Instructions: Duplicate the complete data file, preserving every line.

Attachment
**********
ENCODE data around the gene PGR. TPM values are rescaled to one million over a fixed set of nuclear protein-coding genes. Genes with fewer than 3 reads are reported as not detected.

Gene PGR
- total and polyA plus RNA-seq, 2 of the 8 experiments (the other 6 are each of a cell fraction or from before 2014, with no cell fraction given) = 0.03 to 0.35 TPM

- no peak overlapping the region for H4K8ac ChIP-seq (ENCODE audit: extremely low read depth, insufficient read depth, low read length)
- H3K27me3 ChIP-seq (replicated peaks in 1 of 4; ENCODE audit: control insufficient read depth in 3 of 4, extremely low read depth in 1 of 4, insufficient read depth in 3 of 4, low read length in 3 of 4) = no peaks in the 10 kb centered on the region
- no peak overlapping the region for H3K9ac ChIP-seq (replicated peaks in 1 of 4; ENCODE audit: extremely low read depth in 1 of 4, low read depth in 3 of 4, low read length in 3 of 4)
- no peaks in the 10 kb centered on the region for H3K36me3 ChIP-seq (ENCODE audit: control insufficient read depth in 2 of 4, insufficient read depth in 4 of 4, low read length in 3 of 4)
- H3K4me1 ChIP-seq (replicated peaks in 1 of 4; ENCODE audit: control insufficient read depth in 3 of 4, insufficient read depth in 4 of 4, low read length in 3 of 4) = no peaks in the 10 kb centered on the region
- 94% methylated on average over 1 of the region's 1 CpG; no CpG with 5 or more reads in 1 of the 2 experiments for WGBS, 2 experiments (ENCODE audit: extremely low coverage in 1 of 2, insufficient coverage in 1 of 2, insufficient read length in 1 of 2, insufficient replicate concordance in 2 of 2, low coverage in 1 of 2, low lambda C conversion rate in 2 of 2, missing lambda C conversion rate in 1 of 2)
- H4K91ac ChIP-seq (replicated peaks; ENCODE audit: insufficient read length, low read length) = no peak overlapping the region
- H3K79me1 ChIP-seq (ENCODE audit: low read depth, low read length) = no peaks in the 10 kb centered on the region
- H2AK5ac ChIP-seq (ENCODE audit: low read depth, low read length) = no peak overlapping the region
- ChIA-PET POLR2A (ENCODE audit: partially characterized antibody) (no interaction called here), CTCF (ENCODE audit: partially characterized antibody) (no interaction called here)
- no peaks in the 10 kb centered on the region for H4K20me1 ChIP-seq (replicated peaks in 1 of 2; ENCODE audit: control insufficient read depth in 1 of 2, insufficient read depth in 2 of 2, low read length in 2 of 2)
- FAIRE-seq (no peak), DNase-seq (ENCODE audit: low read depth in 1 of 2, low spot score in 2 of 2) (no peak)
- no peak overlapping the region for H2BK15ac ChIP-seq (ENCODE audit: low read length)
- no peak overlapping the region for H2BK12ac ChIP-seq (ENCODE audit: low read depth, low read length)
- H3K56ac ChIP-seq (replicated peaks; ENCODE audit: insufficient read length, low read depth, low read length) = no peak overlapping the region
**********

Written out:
ENCODE data around the gene PGR. TPM values are rescaled to one million over a fixed set of nuclear protein-coding genes. Genes with fewer than 3 reads are reported as not detected.

Gene PGR
- total and polyA plus RNA-seq, 2 of the 8 experiments (the other 6 are each of a cell fraction or from before 2014, with no cell fraction given) = 0.03 to 0.35 TPM

- no peak overlapping the region for H4K8ac ChIP-seq (ENCODE audit: extremely low read depth, insufficient read depth, low read length)
- H3K27me3 ChIP-seq (replicated peaks in 1 of 4; ENCODE audit: control insufficient read depth in 3 of 4, extremely low read depth in 1 of 4, insufficient read depth in 3 of 4, low read length in 3 of 4) = no peaks in the 10 kb centered on the region
- no peak overlapping the region for H3K9ac ChIP-seq (replicated peaks in 1 of 4; ENCODE audit: extremely low read depth in 1 of 4, low read depth in 3 of 4, low read length in 3 of 4)
- no peaks in the 10 kb centered on the region for H3K36me3 ChIP-seq (ENCODE audit: control insufficient read depth in 2 of 4, insufficient read depth in 4 of 4, low read length in 3 of 4)
- H3K4me1 ChIP-seq (replicated peaks in 1 of 4; ENCODE audit: control insufficient read depth in 3 of 4, insufficient read depth in 4 of 4, low read length in 3 of 4) = no peaks in the 10 kb centered on the region
- 94% methylated on average over 1 of the region's 1 CpG; no CpG with 5 or more reads in 1 of the 2 experiments for WGBS, 2 experiments (ENCODE audit: extremely low coverage in 1 of 2, insufficient coverage in 1 of 2, insufficient read length in 1 of 2, insufficient replicate concordance in 2 of 2, low coverage in 1 of 2, low lambda C conversion rate in 2 of 2, missing lambda C conversion rate in 1 of 2)
- H4K91ac ChIP-seq (replicated peaks; ENCODE audit: insufficient read length, low read length) = no peak overlapping the region
- H3K79me1 ChIP-seq (ENCODE audit: low read depth, low read length) = no peaks in the 10 kb centered on the region
- H2AK5ac ChIP-seq (ENCODE audit: low read depth, low read length) = no peak overlapping the region
- ChIA-PET POLR2A (ENCODE audit: partially characterized antibody) (no interaction called here), CTCF (ENCODE audit: partially characterized antibody) (no interaction called here)
- no peaks in the 10 kb centered on the region for H4K20me1 ChIP-seq (replicated peaks in 1 of 2; ENCODE audit: control insufficient read depth in 1 of 2, insufficient read depth in 2 of 2, low read length in 2 of 2)
- FAIRE-seq (no peak), DNase-seq (ENCODE audit: low read depth in 1 of 2, low spot score in 2 of 2) (no peak)
- no peak overlapping the region for H2BK15ac ChIP-seq (ENCODE audit: low read length)
- no peak overlapping the region for H2BK12ac ChIP-seq (ENCODE audit: low read depth, low read length)
- H3K56ac ChIP-seq (replicated peaks; ENCODE audit: insufficient read length, low read depth, low read length) = no peak overlapping the region